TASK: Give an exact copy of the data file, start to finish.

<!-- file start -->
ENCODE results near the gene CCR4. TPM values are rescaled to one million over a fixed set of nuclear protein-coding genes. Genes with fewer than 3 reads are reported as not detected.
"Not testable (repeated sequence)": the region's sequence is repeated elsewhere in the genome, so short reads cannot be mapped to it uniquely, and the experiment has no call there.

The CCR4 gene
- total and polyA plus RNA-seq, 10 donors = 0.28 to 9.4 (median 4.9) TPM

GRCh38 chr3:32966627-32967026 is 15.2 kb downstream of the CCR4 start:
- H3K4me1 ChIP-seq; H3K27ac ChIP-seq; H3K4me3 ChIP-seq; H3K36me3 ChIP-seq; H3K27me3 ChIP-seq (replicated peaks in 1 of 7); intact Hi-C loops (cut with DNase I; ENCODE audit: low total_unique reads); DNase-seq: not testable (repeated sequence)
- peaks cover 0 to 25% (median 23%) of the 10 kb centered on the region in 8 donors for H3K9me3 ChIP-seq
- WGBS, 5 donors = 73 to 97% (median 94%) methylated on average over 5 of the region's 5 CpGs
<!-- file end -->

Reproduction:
ENCODE results near the gene CCR4. TPM values are rescaled to one million over a fixed set of nuclear protein-coding genes. Genes with fewer than 3 reads are reported as not detected.
"Not testable (repeated sequence)": the region's sequence is repeated elsewhere in the genome, so short reads cannot be mapped to it uniquely, and the experiment has no call there.

The CCR4 gene
- total and polyA plus RNA-seq, 10 donors = 0.28 to 9.4 (median 4.9) TPM

GRCh38 chr3:32966627-32967026 is 15.2 kb downstream of the CCR4 start:
- H3K4me1 ChIP-seq; H3K27ac ChIP-seq; H3K4me3 ChIP-seq; H3K36me3 ChIP-seq; H3K27me3 ChIP-seq (replicated peaks in 1 of 7); intact Hi-C loops (cut with DNase I; ENCODE audit: low total_unique reads); DNase-seq: not testable (repeated sequence)
- peaks cover 0 to 25% (median 23%) of the 10 kb centered on the region in 8 donors for H3K9me3 ChIP-seq
- WGBS, 5 donors = 73 to 97% (median 94%) methylated on average over 5 of the region's 5 CpGs